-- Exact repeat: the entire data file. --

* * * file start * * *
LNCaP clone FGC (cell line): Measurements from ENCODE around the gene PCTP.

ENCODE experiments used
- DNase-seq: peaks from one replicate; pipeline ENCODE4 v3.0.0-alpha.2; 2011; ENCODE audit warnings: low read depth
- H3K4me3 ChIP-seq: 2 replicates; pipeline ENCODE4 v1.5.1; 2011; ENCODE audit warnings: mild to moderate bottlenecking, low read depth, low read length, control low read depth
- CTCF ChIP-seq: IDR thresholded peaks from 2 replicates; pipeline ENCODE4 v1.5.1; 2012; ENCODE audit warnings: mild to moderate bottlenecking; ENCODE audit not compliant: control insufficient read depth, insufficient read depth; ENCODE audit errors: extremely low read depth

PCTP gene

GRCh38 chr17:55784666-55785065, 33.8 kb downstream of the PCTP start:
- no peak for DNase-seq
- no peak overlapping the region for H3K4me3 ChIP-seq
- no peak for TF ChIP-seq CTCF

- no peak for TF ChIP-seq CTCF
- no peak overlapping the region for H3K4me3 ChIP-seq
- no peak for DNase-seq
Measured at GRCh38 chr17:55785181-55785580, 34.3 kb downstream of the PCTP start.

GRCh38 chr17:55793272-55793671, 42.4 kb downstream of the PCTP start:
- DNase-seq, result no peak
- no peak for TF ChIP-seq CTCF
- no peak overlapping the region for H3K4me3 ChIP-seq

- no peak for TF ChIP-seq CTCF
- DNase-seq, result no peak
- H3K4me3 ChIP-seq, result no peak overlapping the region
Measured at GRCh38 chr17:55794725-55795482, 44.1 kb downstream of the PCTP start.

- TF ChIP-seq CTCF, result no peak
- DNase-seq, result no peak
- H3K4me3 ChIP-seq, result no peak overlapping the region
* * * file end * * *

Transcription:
LNCaP clone FGC (cell line): Measurements from ENCODE around the gene PCTP.

ENCODE experiments used
- DNase-seq: peaks from one replicate; pipeline ENCODE4 v3.0.0-alpha.2; 2011; ENCODE audit warnings: low read depth
- H3K4me3 ChIP-seq: 2 replicates; pipeline ENCODE4 v1.5.1; 2011; ENCODE audit warnings: mild to moderate bottlenecking, low read depth, low read length, control low read depth
- CTCF ChIP-seq: IDR thresholded peaks from 2 replicates; pipeline ENCODE4 v1.5.1; 2012; ENCODE audit warnings: mild to moderate bottlenecking; ENCODE audit not compliant: control insufficient read depth, insufficient read depth; ENCODE audit errors: extremely low read depth

PCTP gene

GRCh38 chr17:55784666-55785065, 33.8 kb downstream of the PCTP start:
- no peak for DNase-seq
- no peak overlapping the region for H3K4me3 ChIP-seq
- no peak for TF ChIP-seq CTCF

- no peak for TF ChIP-seq CTCF
- no peak overlapping the region for H3K4me3 ChIP-seq
- no peak for DNase-seq
Measured at GRCh38 chr17:55785181-55785580, 34.3 kb downstream of the PCTP start.

GRCh38 chr17:55793272-55793671, 42.4 kb downstream of the PCTP start:
- DNase-seq, result no peak
- no peak for TF ChIP-seq CTCF
- no peak overlapping the region for H3K4me3 ChIP-seq

- no peak for TF ChIP-seq CTCF
- DNase-seq, result no peak
- H3K4me3 ChIP-seq, result no peak overlapping the region
Measured at GRCh38 chr17:55794725-55795482, 44.1 kb downstream of the PCTP start.

- TF ChIP-seq CTCF, result no peak
- DNase-seq, result no peak
- H3K4me3 ChIP-seq, result no peak overlapping the region